**This post has been entered in Tuesday Twister at GNOWFGLINS!**
Tomato sauce wasn’t even my first project, but it was the one that weighed most heavily on my mind. While friends were gathering up strawberries and other earlier crops to make jellies and jams and all sorts of things, I was just waiting. My family won’t eat jellies and jams so there was no reason to make any. But tomato sauce! We go through that like crazy! It was one of the biggest things I’ve planned to can and no, I am STILL not done! But I actually did this one in a few different stages so I “perfected” my technique a bit. I’ll share with you the way that I did it, and explain why some of the other ways are not my preferred way. Here we go…be prepared to get messy!
First, you need a LOT of tomatoes. Take a look at some of mine:
That’s with the box about half full. I had THREE of these boxes full originally, 75 lbs! And no, it was NOT enough. Ha.
Take your tomatoes and chop them up. I usually quarter mine, then cut each quarter in half the “fat” way. Not into eighths in slices/wedges, if that makes sense. It’s easier to get the seeds out.
To seed or not to seed? My first batch, I didn’t seed. It took a long time to boil down (because of all the extra liquid surrounding the seeds) and there were a ton of seeds in it, and they were very obvious. Seeding only adds an extra few seconds and I haven’t found it to be a big deal. I like it better seeded.
Scrape the seeds out into a bowl (you don’t need them, but you don’t need to be running back and forth to the sink every time) and then toss the pieces into your blender.
Okay, when your blender is full, it’s time to blend it up!
Mine’s full of pretty tomatoes. They’ll squish down as they blend. See?
They’re collapsing into the puree at the bottom. Oh, how I love my Vitamix.
Now, I have puree. See my puree? A full blender (mine is 8-cup capacity) turns in 4 – 5 cups of puree each time.
This pale pink puree gets poured into a big pot to boil down. At first it’s foamy, like this:
But after awhile it starts to cook down and then it looks like this:
Nice and smooth now! But this is tomato juice right now, not sauce. You need to let it cook down for another couple hours if you want sauce.
When mine is cooked down to ALMOST the way I want it (kind of like a thin sauce), I add some chopped onion, garlic, salt, basil, and olive oil and let it simmer a bit longer until it’s as thick as I want it. This usually takes another 30 – 40 minutes.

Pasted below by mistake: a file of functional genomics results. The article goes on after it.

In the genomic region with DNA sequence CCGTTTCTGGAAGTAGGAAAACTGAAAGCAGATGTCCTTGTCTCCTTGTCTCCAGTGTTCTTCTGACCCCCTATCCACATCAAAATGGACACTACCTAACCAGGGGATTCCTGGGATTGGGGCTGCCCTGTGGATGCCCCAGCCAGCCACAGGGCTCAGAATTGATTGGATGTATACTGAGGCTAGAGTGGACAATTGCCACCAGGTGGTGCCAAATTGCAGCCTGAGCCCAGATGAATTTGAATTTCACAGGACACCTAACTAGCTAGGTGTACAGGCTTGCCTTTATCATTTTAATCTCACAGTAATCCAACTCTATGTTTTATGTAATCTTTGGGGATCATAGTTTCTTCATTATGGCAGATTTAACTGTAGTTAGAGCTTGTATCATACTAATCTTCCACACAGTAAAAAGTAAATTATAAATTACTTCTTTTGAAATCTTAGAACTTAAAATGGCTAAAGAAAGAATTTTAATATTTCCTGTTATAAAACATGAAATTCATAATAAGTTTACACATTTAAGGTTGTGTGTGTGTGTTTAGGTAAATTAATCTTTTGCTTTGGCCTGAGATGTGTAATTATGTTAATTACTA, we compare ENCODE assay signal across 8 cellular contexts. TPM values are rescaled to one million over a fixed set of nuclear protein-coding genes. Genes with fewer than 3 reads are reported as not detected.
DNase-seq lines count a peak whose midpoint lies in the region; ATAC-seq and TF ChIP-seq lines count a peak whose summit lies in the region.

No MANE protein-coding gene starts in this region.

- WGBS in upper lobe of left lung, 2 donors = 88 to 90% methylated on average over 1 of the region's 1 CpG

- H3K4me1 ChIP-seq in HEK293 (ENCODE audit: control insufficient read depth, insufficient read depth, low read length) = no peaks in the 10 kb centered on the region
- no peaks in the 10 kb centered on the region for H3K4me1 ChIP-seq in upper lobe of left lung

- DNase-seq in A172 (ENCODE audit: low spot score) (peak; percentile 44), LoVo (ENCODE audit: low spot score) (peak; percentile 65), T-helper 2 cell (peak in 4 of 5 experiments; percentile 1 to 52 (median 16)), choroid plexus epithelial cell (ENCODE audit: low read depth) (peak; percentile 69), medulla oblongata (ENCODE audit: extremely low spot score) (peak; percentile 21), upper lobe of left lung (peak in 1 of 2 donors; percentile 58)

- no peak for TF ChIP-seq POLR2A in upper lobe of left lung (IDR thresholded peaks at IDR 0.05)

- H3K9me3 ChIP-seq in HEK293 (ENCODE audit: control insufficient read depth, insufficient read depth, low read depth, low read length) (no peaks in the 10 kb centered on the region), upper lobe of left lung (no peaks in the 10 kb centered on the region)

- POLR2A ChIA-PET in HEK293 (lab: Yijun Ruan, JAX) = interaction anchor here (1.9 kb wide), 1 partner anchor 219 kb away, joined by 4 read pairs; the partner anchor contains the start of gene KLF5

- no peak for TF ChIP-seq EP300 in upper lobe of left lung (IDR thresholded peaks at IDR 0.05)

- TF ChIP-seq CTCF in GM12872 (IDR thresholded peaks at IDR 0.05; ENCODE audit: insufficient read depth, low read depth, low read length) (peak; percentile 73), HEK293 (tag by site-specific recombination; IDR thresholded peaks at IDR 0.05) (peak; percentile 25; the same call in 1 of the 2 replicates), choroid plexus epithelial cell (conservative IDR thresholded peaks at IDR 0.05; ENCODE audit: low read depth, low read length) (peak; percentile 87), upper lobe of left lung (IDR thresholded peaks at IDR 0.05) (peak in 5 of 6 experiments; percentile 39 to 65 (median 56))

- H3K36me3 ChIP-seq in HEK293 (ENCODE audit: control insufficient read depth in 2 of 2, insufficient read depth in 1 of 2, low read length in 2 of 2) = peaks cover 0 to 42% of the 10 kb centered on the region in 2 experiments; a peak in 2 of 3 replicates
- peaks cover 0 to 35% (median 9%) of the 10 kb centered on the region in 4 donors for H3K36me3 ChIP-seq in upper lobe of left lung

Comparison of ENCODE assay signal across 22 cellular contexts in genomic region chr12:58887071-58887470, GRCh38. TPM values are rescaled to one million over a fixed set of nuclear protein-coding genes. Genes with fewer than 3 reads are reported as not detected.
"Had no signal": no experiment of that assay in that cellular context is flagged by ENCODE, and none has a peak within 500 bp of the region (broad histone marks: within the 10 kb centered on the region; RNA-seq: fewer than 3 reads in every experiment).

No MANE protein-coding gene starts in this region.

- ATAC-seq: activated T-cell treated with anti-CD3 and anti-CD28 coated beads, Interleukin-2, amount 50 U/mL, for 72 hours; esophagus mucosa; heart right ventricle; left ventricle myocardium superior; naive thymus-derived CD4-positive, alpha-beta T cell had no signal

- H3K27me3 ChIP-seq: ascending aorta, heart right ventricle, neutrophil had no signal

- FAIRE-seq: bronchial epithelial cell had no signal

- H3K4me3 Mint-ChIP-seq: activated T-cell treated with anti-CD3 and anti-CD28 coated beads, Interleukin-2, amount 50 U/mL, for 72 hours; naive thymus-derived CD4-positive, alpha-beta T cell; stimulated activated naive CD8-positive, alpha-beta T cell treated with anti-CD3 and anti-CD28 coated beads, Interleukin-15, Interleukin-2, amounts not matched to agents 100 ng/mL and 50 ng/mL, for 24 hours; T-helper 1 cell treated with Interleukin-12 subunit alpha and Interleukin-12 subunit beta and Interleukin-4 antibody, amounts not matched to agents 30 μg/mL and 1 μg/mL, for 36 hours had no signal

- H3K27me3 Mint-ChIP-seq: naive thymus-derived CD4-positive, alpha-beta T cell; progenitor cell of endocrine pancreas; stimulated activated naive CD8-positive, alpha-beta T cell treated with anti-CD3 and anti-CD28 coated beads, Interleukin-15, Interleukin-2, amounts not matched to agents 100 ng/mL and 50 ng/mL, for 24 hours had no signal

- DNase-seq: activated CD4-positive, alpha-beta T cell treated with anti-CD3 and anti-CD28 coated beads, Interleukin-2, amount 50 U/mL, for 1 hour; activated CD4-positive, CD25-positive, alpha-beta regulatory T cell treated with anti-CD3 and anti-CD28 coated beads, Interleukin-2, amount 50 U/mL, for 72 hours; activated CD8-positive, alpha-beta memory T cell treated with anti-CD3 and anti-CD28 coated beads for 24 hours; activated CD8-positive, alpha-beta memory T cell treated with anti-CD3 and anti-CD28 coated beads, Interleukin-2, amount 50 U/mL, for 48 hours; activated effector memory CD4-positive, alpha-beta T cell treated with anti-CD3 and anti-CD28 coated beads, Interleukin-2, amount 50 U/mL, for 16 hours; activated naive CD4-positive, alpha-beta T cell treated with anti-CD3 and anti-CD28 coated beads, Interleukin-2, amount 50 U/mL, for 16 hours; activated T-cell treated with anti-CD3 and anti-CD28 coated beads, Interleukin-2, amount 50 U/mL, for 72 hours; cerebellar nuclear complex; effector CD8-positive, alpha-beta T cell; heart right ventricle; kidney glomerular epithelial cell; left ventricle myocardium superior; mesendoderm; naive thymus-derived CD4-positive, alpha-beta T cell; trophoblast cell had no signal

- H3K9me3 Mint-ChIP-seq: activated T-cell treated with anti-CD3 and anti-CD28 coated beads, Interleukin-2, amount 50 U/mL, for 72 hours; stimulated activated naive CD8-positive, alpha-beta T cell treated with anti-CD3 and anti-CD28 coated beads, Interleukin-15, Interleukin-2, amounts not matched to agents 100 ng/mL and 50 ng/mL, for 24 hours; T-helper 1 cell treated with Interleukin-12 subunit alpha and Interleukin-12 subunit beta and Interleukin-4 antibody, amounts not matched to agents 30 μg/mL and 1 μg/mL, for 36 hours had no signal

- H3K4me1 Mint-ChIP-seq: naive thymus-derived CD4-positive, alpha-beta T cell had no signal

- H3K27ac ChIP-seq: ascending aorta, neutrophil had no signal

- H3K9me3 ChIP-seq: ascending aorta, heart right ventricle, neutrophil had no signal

Then, I have tomato sauce!
At this point my camera dies so you’re going to have to just imagine the rest….
When it’s time to actually can the sauce, I get my jars, lids, and rings out. My rings get set aside. My lids go into a pot of hot (not boiling) water. I just use the hottest tap water I have for this, it’s probably around 180 degrees. Although many people boil them, the instructions actually say not to. I leave these in the water for 5 – 10 minutes, until I have all my jars filled and ready.
I sterilize my jars as well as I can just before I put the sauce in them. They’ll get fully sterilized in the hot water bath and it’s impossible to keep them TRULY sterilized before that because they’re still exposed to the open air. I wash my (basically clean) jars in the hottest water I can stand with a little soap right before I fill them. This makes sure they’re clean, AND it heats them up so they don’t break when I pour hot food in them.
Then I stick my nice wide-mouth funnel in my jars (one at a time) and fill them. Should I forget to use this or somehow spill anyway, I wipe the mouths of the jars so they are clean (otherwise, it could interfere with the seal).
When they are ALL filled, I get my lids out of the hot water and put one on each jar. Then I screw on the rings until they are just tightened, but not TOO tight. You don’t want them super tight or that could interfere with the seal.
Into the water bath they go! The water should be covering the jars by at least 1″. That is, the TOPS of the jars. Nothing should be exposed. Bring the water to a boil. Once it is at a full, rolling boil, set the timer for 30 minutes.
At the end of 30 minutes (the entire time at a boil), the jars are done! Turn the water off and wait a minute for it to stop boiling so hard (otherwise it might splash and burn you). Then use your nifty jar lifter to pull them out of the water bath. Listen for that neat little pop that says they are sealed. MOST jars will pop almost immediately, but it can be up to 12 hours. Wait until the next day and check if you don’t hear them all right away. If they DON’T seal, get a new lid and re-process the jar for the full amount of time again. Or put it in the fridge and use it right away. I have done both.
Now, do you need a lid on the pot?
Most say yes. I don’t use one. BECAUSE, when my stock pot is full enough to cover the jars appropriately (it covers them about 2″ if filled pretty much to the brim), it is so full that a rolling boil will knock the lid right onto the floor and then boil water everywhere. Well, it boils water everywhere anyway. Which is why my children aren’t generally allowed in the kitchen when I’m processing a full load of quarts. As long as the water stays at least 1″ above the jars the entire time, they’ll be fine.
You may have noticed I don’t peel my tomatoes. Why not? Well, my Vitamix does a good enough job getting the skins pureed so that I don’t really care. And having to blanch and skin each tomato would add so much time to my routine (believe me — I did peel the ones for salsa, so I know exactly how long!) that it’s just not worth it. So I don’t peel, but I do remove seeds.
What do you think? Have you canned tomato sauce before, or do you plan to in the future?
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